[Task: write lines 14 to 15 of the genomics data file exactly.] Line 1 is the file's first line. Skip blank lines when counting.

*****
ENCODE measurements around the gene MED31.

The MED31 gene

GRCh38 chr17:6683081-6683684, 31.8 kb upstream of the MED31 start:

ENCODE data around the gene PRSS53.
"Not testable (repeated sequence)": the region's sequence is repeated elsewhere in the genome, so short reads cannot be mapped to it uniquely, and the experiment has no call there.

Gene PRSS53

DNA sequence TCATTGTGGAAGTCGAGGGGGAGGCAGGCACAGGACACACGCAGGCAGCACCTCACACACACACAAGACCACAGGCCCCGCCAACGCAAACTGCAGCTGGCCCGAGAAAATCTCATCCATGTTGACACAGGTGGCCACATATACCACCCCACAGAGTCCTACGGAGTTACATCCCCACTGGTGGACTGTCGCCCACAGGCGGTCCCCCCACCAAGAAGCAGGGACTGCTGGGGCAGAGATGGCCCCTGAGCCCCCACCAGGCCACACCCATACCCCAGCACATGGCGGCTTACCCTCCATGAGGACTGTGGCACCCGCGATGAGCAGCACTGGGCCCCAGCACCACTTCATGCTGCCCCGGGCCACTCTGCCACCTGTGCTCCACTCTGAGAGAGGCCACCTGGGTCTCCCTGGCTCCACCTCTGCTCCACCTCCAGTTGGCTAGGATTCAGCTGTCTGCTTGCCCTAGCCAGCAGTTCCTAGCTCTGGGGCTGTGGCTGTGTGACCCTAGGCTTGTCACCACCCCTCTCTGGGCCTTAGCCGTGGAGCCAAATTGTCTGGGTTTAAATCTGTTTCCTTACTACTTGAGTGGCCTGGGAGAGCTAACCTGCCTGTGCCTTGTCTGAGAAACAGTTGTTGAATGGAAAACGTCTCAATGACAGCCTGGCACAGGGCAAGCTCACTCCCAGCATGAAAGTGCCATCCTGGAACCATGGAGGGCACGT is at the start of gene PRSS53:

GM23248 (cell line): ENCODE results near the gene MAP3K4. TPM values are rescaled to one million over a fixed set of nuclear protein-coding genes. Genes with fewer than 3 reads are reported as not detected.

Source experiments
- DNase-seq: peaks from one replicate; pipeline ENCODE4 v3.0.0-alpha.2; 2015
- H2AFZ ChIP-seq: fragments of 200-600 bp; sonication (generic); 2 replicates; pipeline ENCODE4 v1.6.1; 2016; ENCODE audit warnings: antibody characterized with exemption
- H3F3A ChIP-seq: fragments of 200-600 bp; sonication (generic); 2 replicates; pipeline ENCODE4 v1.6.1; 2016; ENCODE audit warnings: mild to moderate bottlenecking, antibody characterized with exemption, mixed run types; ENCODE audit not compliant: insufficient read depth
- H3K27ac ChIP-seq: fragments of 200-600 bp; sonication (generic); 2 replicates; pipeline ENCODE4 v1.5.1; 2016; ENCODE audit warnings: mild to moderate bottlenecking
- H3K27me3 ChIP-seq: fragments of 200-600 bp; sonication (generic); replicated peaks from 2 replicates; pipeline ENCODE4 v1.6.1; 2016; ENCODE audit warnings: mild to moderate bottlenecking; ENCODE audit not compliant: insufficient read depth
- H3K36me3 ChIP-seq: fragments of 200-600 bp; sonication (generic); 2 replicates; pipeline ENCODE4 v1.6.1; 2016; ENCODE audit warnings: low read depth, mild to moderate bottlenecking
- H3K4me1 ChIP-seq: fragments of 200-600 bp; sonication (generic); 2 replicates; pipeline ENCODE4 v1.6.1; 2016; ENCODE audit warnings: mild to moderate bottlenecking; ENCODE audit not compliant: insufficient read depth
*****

- H3K27me3 ChIP-seq: fragments of 200-600 bp; sonication (generic); replicated peaks from 2 replicates; pipeline ENCODE4 v1.6.1; 2016; ENCODE audit warnings: mild to moderate bottlenecking; ENCODE audit not compliant: insufficient read depth
- H3K36me3 ChIP-seq: fragments of 200-600 bp; sonication (generic); 2 replicates; pipeline ENCODE4 v1.6.1; 2016; ENCODE audit warnings: low read depth, mild to moderate bottlenecking